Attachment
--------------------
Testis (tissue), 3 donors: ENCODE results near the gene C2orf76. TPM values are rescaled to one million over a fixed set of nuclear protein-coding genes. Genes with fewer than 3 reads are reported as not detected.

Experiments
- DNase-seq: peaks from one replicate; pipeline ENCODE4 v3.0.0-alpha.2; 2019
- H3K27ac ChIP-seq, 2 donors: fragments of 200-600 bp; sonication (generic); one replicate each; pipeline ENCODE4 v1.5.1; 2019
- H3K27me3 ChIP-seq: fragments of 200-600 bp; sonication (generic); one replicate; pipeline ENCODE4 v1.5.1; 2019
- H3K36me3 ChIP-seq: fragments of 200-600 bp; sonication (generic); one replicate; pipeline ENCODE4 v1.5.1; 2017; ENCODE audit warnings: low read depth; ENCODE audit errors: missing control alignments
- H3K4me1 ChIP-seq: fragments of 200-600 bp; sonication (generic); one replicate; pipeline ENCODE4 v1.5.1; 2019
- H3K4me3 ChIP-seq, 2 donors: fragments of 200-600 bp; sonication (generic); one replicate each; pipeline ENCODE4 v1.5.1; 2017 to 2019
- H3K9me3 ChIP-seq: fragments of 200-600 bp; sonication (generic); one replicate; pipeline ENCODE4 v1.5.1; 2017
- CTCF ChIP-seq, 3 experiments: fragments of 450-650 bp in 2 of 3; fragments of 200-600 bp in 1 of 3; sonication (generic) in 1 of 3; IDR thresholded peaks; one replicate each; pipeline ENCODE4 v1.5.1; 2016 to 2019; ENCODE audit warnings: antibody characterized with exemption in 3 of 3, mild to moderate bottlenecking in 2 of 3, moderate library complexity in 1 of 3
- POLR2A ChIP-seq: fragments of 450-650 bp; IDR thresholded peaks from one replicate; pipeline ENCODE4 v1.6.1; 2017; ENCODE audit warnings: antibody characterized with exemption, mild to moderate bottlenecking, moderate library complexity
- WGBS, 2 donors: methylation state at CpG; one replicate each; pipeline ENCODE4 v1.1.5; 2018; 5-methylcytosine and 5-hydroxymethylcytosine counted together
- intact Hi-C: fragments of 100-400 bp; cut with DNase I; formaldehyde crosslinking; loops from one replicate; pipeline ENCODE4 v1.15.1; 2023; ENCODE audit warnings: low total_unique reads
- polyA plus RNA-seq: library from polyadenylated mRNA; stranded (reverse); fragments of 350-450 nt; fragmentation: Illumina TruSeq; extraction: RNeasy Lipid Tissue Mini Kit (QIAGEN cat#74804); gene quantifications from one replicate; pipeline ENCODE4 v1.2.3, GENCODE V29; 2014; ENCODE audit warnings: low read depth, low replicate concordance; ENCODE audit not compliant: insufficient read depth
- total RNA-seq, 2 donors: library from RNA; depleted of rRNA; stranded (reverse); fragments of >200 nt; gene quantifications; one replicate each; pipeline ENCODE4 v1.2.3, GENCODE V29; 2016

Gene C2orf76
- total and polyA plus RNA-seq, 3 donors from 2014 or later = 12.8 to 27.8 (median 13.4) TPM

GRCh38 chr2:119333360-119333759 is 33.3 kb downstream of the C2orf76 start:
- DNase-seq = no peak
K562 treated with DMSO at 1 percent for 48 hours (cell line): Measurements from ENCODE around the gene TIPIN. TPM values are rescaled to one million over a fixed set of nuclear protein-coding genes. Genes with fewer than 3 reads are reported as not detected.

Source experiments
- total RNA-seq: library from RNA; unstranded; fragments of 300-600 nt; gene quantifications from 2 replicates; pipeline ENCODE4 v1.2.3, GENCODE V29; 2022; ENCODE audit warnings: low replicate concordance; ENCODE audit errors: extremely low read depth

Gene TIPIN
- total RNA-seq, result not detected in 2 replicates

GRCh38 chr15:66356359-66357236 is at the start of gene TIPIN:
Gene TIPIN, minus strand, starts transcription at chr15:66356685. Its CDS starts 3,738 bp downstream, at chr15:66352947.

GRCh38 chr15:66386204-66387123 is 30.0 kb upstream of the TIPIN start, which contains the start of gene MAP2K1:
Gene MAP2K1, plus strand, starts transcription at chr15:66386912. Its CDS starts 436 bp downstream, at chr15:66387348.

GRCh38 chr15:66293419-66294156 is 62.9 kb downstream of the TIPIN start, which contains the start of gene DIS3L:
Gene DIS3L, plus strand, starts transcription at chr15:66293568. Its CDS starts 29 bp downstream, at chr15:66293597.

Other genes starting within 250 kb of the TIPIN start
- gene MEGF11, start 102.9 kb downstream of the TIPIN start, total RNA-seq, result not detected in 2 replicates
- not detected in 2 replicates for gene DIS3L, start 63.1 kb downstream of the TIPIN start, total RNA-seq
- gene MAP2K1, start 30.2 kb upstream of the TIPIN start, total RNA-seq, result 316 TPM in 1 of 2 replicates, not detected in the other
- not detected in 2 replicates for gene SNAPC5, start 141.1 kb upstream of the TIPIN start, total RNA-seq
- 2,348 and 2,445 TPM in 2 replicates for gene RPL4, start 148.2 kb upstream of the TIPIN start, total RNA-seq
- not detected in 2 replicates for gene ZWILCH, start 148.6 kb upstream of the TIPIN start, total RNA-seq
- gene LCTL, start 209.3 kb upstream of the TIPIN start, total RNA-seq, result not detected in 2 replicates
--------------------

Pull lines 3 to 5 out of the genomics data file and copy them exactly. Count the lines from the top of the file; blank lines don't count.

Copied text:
- DNase-seq: peaks from one replicate; pipeline ENCODE4 v3.0.0-alpha.2; 2019
- H3K27ac ChIP-seq, 2 donors: fragments of 200-600 bp; sonication (generic); one replicate each; pipeline ENCODE4 v1.5.1; 2019
- H3K27me3 ChIP-seq: fragments of 200-600 bp; sonication (generic); one replicate; pipeline ENCODE4 v1.5.1; 2019